In the interest of expediency—due to the fact that I’m covering five chapters (252 pages)—this installment will follow a mechanical format. I’ll be concentrating on facts and highlights instead of constructing a review narrative with lots of reflection. I hope to resume that format next week. Continue reading
The following guest post is by Drew Starling, a PhD candidate in History at the University of Pennsylvania, and Sean Nadel, a JD candidate at Columbia University.
The recent passing of Justice Antonin Scalia has given new relevance to debates about constitutional interpretation with some questioning whether originalism will simply fade away. Though the survival of originalism, absent its most renowned advocate, is still an open question, many of the criticisms of originalism will persist. Let us suppose that Lawrence Solum and Jack Balkin are right–that originalism will outlive its now-deceased standard-bearer–must it maintain the same shape that it had during his lifetime? Towards the end of Justice Scalia’s career, some legal scholars began advocating that originalists and new originalists abandon “law-office history” in favor of the methodological rigors of intellectual history. Above all, the methods advocated have been those of James Kloppenberg, Quentin Skinner, and David Hollinger, which privilege the linguistic context and semantic content of texts and, in this case in particular, the Constitution. Continue reading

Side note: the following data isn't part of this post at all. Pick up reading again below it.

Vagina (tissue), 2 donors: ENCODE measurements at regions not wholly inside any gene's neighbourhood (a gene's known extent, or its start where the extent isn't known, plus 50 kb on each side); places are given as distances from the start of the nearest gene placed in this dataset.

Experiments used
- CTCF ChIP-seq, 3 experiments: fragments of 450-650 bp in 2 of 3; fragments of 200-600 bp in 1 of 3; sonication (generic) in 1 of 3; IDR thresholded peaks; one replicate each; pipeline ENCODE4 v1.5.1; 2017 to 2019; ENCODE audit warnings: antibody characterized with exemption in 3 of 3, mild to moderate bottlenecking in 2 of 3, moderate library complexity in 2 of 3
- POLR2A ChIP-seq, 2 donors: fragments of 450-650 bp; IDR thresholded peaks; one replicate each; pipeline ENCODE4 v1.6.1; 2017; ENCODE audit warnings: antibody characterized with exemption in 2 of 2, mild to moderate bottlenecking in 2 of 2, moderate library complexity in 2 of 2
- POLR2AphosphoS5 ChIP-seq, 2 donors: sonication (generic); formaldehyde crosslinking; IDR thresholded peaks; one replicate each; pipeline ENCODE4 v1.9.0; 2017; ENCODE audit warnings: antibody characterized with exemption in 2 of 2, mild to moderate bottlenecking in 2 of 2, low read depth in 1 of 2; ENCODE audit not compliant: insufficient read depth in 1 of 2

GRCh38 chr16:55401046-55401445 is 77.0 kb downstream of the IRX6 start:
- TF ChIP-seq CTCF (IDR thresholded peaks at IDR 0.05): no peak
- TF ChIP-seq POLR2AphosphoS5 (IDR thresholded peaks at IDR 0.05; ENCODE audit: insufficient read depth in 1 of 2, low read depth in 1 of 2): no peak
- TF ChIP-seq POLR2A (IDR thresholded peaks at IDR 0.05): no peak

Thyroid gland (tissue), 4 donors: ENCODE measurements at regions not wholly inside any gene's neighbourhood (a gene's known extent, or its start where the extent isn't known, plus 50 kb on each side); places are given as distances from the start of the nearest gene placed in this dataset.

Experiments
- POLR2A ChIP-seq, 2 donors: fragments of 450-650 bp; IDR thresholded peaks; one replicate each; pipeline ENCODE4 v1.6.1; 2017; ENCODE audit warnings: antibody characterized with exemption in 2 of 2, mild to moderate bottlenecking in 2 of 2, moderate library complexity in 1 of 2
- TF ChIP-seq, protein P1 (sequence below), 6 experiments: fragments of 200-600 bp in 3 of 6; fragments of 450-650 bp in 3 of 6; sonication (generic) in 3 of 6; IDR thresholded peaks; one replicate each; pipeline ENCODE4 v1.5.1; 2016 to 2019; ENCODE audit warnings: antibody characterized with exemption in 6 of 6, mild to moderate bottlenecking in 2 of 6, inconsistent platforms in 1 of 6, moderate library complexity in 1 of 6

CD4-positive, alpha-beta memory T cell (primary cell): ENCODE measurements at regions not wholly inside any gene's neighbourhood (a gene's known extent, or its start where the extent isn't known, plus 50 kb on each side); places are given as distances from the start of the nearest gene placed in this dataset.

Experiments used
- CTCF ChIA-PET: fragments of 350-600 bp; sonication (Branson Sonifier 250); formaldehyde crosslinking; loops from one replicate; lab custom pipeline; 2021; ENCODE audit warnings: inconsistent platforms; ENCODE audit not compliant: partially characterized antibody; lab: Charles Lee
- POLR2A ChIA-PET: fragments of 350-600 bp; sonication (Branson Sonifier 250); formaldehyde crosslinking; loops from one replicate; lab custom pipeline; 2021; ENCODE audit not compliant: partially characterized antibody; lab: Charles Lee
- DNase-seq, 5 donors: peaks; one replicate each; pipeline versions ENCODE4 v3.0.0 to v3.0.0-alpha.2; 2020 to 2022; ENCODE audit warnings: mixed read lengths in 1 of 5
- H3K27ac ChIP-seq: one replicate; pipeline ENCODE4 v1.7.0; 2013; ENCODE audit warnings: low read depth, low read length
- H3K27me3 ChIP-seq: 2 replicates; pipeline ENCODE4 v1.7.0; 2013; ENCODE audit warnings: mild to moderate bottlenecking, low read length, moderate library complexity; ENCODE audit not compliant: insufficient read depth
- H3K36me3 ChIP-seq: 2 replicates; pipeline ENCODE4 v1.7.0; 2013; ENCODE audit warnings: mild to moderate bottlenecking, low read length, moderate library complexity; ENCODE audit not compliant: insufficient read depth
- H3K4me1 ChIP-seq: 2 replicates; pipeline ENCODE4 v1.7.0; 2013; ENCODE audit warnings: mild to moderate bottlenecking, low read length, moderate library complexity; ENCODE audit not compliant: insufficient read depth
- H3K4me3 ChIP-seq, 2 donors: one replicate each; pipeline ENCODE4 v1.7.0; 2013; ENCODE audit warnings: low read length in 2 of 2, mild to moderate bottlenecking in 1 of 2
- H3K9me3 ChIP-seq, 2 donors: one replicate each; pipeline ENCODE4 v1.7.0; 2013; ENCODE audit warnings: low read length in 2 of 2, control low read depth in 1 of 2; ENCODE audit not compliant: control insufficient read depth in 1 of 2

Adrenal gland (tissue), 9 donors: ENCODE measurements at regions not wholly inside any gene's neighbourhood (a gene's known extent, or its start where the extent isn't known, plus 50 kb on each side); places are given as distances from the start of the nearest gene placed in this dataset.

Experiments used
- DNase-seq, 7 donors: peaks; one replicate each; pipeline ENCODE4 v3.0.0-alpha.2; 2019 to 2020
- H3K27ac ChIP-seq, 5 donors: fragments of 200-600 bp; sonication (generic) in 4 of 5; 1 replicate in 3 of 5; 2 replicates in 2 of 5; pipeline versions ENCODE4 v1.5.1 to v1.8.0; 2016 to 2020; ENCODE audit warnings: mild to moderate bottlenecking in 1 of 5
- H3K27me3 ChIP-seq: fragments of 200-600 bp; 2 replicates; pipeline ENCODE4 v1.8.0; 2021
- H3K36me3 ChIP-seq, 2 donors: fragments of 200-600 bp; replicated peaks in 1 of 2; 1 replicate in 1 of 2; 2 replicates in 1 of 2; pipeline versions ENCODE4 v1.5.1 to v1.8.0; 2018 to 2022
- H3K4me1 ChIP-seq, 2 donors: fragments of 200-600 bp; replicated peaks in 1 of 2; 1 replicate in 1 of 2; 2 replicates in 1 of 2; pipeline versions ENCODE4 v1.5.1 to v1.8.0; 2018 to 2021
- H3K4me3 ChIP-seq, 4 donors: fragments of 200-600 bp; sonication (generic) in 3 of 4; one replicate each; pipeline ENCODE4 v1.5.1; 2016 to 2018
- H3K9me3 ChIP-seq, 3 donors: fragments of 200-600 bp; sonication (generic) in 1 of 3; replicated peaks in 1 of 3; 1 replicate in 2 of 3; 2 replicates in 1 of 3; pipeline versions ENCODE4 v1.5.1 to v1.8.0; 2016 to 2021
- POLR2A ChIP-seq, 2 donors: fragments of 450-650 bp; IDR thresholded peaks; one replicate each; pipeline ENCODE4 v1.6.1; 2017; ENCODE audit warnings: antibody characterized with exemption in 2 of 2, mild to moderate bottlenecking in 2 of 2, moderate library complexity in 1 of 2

Today’s guest post is by William Hogeland. Cut from his new book, Founding Finance: How Debt, Speculation, Foreclosures, Protests, and Crackdowns Made Us a Nation, this essay was originally published at his personal blog, here. On Twitter, Hogeland wrote that he liked our blog but was critical of intellectual history. I asked him to write something up explaining what he meant. He gave me permission to re-post the following.